June 19, 2019

Regarding Prince and Cecil

August 13, 2016 by · Leave a Comment 

In the latest of a flurry of retirement announcements, we’ve learned that Prince Fielder can no longer physically play major league baseball: he has had two spinal fusions, and that is the Doctor’s advice (ESPN story). Given his physique (5’11”, 275 pounds), I think most fans knew he wouldn’t play until he was 40 (Bartolo Colon’s freakishness aside). But at age 32, for me this was definitely a surprisingly early retirement.

Interestingly, some aspects of Prince’s career statistics are remarkably similar to his dad’s, Cecil Fielder, who played from 1985-1998 (actually mostly 1990-1998, as Cecil struggled a bit in the majors, went to Japan, and then returned to MLB as a fearsome slugger). Most strikingly, they both ended their MLB careers with exactly 319 HR. That is a bizarre coincidence! They also hit 30+ HR six times each, and their RBI totals are similar, 1008 for Cecil, 1028 for Prince. Both being big men, neither were fast runners — Prince had 18 SB compared with Cecil’s paltry career total of 2. Both played a combination of 1B and DH over their careers, though Prince stayed out on the field more than Cecil: 1324/254 games compared to 905/533 games. And while out there at 1B? Yep, they both had the same Fielding Percentage of .992.

That is a lot of equal or similar numbers. But overall, I would argue Prince had the more productive career. True, Cecil led the AL in HR twice and RBI three times, while Prince only did so once each. And in those two HR-leading seasons (1990 and 1991) Cecil was the runner-up AL MVP, while Prince never got higher than 3rd in the MVP vote. And in the post season, while Cecil had less than half as many opportunities, his slash line was superior at .286/.357/.476 compared to Prince’s paltry .189/.276/.311.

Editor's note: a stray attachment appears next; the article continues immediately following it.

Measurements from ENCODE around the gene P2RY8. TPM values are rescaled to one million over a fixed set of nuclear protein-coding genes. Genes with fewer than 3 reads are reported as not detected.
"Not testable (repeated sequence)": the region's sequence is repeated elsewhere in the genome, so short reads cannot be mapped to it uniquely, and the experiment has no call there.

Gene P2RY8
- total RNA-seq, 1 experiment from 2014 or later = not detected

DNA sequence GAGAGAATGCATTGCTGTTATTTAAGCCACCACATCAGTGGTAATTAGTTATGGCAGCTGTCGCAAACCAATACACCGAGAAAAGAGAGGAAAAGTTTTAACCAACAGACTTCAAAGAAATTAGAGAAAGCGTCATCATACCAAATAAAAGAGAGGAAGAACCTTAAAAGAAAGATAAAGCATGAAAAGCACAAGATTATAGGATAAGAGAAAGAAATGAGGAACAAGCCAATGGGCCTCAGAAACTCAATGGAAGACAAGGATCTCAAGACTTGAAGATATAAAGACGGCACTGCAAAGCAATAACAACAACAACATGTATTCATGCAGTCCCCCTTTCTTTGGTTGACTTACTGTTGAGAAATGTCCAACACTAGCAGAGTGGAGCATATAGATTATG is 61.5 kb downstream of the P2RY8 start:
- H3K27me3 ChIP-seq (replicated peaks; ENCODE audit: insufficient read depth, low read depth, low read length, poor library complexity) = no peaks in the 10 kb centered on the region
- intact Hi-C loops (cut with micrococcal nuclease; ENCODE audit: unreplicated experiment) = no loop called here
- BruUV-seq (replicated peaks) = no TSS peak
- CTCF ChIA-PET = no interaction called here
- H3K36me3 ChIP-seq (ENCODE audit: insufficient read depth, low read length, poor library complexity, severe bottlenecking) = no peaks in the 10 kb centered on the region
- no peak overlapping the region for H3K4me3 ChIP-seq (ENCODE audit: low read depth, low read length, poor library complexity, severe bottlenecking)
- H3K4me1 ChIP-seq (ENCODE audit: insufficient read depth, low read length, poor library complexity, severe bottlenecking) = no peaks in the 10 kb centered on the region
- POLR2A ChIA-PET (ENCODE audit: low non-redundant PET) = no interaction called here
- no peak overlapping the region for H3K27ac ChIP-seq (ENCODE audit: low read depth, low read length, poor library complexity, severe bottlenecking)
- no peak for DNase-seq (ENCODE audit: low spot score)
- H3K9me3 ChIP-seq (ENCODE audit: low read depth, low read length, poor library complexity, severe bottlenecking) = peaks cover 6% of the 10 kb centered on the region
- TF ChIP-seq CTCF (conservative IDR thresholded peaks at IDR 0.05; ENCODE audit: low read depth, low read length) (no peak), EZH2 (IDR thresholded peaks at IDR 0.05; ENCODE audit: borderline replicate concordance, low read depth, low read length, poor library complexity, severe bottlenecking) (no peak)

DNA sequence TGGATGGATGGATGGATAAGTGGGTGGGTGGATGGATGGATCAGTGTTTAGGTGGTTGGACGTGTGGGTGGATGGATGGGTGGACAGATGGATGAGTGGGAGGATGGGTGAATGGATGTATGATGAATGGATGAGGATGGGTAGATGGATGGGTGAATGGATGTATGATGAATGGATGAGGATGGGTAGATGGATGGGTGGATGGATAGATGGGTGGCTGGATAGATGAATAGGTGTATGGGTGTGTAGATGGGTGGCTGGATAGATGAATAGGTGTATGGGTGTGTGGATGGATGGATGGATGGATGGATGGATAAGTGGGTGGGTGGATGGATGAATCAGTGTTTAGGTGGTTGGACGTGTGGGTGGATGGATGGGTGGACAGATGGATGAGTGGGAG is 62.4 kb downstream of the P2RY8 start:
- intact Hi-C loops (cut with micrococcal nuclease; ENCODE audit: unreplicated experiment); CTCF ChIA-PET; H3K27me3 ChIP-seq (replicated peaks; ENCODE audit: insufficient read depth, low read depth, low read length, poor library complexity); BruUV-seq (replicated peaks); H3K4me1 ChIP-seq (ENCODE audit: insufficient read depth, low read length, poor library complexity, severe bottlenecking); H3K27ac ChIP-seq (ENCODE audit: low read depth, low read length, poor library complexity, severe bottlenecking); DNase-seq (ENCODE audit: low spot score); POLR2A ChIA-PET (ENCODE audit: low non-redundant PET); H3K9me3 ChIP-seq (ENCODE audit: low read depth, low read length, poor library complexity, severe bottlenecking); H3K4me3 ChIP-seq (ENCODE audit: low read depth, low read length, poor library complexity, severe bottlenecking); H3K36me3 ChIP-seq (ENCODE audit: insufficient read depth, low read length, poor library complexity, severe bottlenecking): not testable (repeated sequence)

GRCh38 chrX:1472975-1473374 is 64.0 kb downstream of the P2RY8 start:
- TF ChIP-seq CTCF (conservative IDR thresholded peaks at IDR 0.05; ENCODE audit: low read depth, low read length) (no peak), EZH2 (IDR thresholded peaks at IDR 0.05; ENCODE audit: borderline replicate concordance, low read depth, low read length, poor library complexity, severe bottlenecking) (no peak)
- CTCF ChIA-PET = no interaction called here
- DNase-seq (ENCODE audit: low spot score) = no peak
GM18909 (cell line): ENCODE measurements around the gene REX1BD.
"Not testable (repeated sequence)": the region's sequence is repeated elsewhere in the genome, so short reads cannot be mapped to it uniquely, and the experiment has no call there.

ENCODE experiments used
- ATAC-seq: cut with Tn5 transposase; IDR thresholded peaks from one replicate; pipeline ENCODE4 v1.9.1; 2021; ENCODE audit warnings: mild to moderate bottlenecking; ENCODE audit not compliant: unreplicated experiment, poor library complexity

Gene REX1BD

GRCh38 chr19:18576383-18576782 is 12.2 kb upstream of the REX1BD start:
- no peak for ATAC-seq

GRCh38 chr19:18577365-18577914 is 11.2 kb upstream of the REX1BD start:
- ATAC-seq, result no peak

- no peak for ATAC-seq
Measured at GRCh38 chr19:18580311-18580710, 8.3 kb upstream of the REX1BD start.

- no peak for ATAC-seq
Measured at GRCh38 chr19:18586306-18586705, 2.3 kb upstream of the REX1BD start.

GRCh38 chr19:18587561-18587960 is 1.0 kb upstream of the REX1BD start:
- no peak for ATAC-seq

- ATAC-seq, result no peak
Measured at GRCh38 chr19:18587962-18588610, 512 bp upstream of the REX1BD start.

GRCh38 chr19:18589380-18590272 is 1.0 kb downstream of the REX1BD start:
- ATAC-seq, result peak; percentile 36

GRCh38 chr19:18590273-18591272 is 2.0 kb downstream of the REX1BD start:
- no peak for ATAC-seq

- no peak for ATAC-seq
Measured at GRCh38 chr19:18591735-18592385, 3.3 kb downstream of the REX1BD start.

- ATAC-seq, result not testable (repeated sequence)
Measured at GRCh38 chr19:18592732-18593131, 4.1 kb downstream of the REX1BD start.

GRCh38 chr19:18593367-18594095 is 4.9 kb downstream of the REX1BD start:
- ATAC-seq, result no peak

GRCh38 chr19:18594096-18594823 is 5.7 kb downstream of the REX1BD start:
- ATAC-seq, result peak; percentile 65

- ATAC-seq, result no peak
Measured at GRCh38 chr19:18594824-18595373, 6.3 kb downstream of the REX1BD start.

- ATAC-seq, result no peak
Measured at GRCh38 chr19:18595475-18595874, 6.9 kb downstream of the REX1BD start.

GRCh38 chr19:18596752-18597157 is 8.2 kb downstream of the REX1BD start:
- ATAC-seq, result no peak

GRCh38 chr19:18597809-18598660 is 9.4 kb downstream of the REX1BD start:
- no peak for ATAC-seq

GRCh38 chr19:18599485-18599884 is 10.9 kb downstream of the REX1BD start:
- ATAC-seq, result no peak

But during regular season play, Prince had a .283/.382/.506 slash line compared to Cecil’s .255/.345/.482. These differences are in part because Prince hit significantly more doubles, 321 to 200, walked a bit more 847 to 693, and was certainly hit by pitch a lot more with 124 to 43 (though he also had over 900 additional plate appearances).

All of this means Prince’s OPS+ of 134 is significantly higher than Cecil’s 119. Cecil also struckout more often, 1316 to 1155 (and again did that in about 900 fewer plate appearances). Cecil was an All-Star only 3 times, while Prince got that honor six times. Overall WAR rating is at 23.8 for Prince and 17.1 for Cecil.

And lastly, while Cecil played 150+ games in a season only five times, Prince was quite durable for most of his big-league career. He played 157 or more games in 8 consecutive seasons from 2006 to 2013. From 2009 to 2013 he played 161 games once, and all 162 games the other four years… wow! Due to injury he only got into 42 games in 2014, but then bounced back to play 158 games in 2015. To me, this makes the end of his career so early all the more sad to see. The game will miss you Prince Fielder!

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